You could have knocked me over with a feather!
Most of my friends know of my love of classical music and opera. I had booked by internet, a tour of the Dresden State Opera during my stay- the opera summer season having just finished, otherwise I would have attended. But imagine my surprise when serendipity led to my choice of Dresden accommodation – The Villa Therese-Malten. This can only be described as a palatial villa built a century ago for one of Germany’s most famous mezzo soprano, Madame Therese Malten. It has a musty, dark and dank atmosphere with original flooring and ceilings, sweeping staircases, acres of wooden panelling, heavy wooden doors etc – you get the picture!
Beautiful lithographs of Madame Malten in costume adorn the walls. Her forte was Wagner and specifically Brunnehilde. On many levels, Germany’s Madame Malten has remarkable similarities to Australia’s own Dame Nellie Melba. Both lived at about the same time, were of remarkably similar robust build, range of voice and fame in the interpretation of Wagner! Both had palatial residences with acres of grounds , Melba in Melbourne and Madame Malten in Dresden. But what the vast majority of people don’t realise is BOTH had famous food named after them.
Australians are great innovators and indeed more than 100 years ago, stunned the world with the tinned pineapple ring. Queensland was “canning sunshine”. Given that Australians, by nature, will can anything or everybody, it was a logical step from pineapples to peaches. Nellie Melba developed a penchant for the peach and travelled the world stage with cartons of these syrupy plump yellow-fleshed cling peaches which she devoured at breakfast with a goodly dollop of fresh cream before her cereal and toast.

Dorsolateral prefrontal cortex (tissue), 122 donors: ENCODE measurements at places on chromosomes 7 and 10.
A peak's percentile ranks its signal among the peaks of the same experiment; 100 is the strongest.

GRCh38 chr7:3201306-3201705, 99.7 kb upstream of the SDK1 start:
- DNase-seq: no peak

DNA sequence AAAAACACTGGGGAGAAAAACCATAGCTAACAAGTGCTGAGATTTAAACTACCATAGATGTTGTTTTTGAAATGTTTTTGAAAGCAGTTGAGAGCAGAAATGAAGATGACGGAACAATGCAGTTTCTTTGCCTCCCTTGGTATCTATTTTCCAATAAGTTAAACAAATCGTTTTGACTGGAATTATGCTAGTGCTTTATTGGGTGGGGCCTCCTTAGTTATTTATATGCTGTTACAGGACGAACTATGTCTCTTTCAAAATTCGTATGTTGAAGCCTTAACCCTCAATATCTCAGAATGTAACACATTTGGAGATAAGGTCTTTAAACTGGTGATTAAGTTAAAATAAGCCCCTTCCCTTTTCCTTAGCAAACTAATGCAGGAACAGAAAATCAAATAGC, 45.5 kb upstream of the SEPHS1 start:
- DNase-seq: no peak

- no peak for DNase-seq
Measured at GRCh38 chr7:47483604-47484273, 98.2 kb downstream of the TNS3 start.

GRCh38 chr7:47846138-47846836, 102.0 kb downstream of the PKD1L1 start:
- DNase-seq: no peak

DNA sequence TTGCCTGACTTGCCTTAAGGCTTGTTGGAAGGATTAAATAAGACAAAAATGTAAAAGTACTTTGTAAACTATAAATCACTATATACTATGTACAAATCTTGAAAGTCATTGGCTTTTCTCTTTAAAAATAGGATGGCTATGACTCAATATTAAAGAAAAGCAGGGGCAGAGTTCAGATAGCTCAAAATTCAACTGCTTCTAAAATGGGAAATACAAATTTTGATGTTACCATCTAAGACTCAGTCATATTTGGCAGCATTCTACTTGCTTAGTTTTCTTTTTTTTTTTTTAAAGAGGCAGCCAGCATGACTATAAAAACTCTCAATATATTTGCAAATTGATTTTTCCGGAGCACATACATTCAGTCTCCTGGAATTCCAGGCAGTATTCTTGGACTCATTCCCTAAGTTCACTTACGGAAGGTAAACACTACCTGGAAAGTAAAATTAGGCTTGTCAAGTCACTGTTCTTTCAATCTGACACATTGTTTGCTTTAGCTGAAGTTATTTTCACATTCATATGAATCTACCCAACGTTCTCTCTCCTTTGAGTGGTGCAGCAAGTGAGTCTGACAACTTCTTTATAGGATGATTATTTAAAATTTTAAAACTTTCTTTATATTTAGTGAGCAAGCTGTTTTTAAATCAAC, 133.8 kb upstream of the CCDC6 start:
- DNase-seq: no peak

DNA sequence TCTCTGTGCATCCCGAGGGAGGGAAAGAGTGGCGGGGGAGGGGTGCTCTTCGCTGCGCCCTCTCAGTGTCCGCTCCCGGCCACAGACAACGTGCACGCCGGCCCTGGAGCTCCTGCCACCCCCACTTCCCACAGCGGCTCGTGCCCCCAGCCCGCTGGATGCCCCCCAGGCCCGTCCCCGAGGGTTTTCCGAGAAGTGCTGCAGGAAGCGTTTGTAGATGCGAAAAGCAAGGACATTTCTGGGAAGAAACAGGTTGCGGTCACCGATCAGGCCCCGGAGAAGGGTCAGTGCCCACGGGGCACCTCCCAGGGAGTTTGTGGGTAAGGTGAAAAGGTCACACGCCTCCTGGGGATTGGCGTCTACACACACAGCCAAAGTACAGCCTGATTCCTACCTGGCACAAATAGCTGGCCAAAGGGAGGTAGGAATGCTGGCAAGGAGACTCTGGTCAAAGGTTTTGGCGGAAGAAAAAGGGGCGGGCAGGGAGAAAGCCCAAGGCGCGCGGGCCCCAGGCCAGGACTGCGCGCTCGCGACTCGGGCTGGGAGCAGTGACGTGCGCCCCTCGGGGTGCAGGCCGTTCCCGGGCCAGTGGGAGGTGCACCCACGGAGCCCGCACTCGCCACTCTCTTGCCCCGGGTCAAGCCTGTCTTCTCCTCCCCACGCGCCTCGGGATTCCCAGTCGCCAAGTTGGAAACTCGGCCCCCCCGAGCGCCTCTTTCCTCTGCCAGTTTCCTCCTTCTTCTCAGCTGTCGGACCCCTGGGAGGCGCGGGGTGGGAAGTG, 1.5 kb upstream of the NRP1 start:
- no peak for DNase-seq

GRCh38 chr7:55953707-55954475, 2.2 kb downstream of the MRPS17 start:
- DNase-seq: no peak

Legend has it that a nervous waiter at the Waldorf Astoria hotel, spilt Kellogs cornflakes on the peaches. Despite her Prima Donna reputation, she consumed this culinary catastrophe and fell in love with the taste, the colour and texture and thus was clumsily created that iconic desert – Peach Melba.
As to the Dresden story it has some charming similarities. Madem Malten was addicted to sweets. According to her leading man and tenor, she “always had something in her mouth”. Her particular penchant was honeycomb. Louis Vuitton had designed a unique leather clutch purse in the shape of a honey bee for Mdme Malten to carry her secret stash of little balls of honeycomb. On an operatic day off she visited the world famous chocolate factory at Linz Austria. On opening her purse several honeycomb balls fell out and into a vat of melted chocolate. The embarrassed factory manager scooped them out and before he could drop them in the rubbish bin, Mdme Malten had opened her famous pharynx and consumed them quicker than one could say “high C” and as they say “the rest is history”. The Linz chocolate company went on to market little chocolate covered balls of honeycomb, which they called “Theresamalts” in recognition of how, again, an accident led to the creation of a unique sweet.
Of course in Australia, we wrestled with the name and after some back to front fiddling, came up with “Malt Theresa” initially , then finally to settle of course on the iconic beloved “Maltesers”. …. So there you have it!
Next time you go to the opera and you are silently sucking a Malteser, give thanks to Dresden’s Madame Therese Malten.
One thought on “The saga of a famous singer and her sweets”
Sounds like a nice Malteser story…you might want to update Wikipedia. It suggests that Forrest Mars created them in 1936 but I like your story much better…and Wikipedia is partly made up anyway
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